The reality is we should not be opening up any more oil or gas wells – either offshore or onshore. The science is clear. It’s time we focused on investing in renewables and the clean technology industries of the future and leave fossil fuels in the ground, where it belongs.'' Ms Scamps said 

Dr. Scamps' calls have been echoed throughout the local community. Surfrider Foundation Northern Beaches, who joined in demonstrations and initiated some actions along our coats, including at Mona Vale Beach, stated as the revelations about Mr. Morrisons' veto emerged;

''Whatever the political shenanigans carried out in Canberra corridors, it is still right that the PEP 11 lease was not renewed.  The oil and gas well project in Sydney waters was a dud deal and fiercely opposed on environmental, economic, climate change and social/community grounds. Apart from the lease holders, no one other than National Party Resources Minister Keith Pitt thought it was a good idea, and he has never met a mine he didn't like! 

The risk to Sydney's coast is and always will be unacceptable.

As for the legal challenge, the coastal communities welcome the Federal Court's scrutiny of BPH and it's tangle of related companies  as well as it’s past performance. 

Whatever happens in the courts PEP 11 will never go ahead. We have assurances from the current Albanese government, the NSW government, and there is a current Australian Greens Bill that should put an end to any PEP 11 offshore fossil fuel madness once and for all.

We await the outcome of the Federal Court (hearing).''

In a piece for The Conversation, published August 17, 2022,  Samantha Hepburn, Professor at Deakin Law School, Deakin University, stated,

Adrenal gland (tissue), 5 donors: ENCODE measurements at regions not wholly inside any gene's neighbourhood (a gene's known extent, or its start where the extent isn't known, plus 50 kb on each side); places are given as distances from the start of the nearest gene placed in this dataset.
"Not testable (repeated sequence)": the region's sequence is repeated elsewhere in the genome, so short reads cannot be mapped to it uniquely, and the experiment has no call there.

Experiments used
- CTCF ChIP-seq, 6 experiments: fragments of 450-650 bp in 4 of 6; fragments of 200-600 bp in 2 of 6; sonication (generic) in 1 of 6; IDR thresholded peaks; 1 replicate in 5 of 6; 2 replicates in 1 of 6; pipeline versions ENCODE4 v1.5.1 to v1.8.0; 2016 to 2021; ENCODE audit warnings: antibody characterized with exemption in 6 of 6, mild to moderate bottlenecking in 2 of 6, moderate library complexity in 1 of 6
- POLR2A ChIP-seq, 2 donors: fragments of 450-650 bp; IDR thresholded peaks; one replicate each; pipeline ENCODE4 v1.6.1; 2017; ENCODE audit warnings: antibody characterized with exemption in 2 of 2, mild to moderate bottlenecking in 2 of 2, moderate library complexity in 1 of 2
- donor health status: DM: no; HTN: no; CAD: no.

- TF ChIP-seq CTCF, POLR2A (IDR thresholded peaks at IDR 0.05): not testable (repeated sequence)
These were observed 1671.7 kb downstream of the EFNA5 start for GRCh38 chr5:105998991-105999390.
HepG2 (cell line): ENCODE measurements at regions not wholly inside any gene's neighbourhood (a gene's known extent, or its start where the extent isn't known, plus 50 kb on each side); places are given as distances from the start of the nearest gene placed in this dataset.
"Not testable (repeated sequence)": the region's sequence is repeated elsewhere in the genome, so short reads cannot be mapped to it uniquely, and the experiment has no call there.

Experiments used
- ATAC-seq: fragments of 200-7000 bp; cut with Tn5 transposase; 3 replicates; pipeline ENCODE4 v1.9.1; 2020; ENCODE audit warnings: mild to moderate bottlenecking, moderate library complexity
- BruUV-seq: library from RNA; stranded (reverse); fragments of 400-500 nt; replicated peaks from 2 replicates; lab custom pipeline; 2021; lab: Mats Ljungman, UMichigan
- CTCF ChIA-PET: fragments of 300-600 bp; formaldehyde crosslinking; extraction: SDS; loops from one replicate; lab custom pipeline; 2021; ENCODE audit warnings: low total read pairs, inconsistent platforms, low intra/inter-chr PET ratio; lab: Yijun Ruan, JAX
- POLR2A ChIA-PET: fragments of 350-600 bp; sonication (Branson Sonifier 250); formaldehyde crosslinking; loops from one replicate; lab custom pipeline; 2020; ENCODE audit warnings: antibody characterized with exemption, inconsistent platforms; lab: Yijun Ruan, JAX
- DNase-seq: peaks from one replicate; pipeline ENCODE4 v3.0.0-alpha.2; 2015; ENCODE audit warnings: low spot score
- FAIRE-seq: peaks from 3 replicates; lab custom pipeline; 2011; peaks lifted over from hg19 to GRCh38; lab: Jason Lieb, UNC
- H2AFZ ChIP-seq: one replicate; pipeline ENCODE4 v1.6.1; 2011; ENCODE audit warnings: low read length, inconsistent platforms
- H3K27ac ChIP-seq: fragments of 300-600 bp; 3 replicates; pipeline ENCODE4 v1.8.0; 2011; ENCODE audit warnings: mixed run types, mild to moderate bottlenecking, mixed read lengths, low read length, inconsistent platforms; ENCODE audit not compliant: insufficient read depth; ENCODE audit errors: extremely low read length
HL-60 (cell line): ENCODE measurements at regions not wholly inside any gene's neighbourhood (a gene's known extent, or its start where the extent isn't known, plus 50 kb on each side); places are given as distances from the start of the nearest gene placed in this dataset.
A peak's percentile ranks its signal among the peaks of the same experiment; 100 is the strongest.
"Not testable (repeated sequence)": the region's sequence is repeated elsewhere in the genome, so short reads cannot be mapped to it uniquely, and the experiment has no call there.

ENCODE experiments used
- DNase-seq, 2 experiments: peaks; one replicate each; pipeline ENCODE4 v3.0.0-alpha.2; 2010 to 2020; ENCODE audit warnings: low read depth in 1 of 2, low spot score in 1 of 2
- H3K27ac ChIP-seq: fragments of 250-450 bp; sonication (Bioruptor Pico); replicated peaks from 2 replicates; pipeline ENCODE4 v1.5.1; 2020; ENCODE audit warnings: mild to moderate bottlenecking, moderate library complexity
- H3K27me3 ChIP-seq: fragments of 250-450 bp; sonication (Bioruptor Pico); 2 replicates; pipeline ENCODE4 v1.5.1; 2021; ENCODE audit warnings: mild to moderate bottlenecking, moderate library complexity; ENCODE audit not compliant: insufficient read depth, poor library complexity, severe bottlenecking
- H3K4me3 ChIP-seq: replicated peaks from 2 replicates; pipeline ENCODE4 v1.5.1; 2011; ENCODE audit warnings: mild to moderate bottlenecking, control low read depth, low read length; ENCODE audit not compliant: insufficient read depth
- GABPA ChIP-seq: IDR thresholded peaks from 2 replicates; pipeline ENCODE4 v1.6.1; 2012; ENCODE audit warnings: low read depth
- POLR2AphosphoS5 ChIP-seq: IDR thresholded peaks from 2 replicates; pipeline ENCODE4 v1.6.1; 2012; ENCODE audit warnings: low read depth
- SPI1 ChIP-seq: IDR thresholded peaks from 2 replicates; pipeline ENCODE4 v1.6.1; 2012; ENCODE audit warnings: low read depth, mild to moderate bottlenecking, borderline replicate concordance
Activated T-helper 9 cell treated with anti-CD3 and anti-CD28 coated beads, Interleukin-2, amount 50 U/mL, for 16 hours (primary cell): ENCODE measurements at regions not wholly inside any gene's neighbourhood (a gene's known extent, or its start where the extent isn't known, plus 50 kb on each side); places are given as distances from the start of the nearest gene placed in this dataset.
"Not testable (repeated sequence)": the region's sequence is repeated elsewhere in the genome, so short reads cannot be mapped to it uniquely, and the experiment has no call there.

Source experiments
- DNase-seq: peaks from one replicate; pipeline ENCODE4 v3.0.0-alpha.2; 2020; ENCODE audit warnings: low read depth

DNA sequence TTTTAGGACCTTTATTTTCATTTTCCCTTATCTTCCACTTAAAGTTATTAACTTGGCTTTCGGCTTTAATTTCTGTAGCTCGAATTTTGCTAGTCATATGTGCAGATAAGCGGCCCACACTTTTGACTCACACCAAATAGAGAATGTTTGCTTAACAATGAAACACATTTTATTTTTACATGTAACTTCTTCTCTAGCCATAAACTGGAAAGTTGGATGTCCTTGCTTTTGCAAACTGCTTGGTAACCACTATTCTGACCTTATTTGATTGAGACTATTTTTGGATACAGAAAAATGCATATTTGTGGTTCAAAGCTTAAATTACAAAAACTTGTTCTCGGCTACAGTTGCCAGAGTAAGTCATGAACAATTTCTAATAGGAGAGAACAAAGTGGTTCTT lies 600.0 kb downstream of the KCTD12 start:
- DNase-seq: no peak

''Even before this week’s revelations, Asset Energy was challenging Morrison’s decision in the Federal Court, asking for a judicial review.

Asset Energy’s executive director David Breeze this week said the project could supply 20 years’ worth of gas to NSW, adding:

In light of significantly changed circumstances in the international energy market following the war in Ukraine, and the prospect of sustained higher energy prices and gas shortages in Australia, we are urging Federal and NSW governments to reconsider their position and allow limited, safe, and sustainable exploration activity.

''But many of the company’s claims about the project simply do not stack up.''

Ms Hepburns' analysis continues:

Not an energy solution

Extending PEP 11 will not resolve the domestic gas supply concerns on the east coast, for several reasons.

First, it usually takes many years for gas to be produced commercially from oil and gas fields. This is particularly true in the offshore zone. By the time the field is in production, renewable energy is likely to have progressed extensively and our dependence on gas is likely to have diminished.

Second, the supply crisis on the east coast is not caused by too few gas projects, but by the lack of robust export regulation.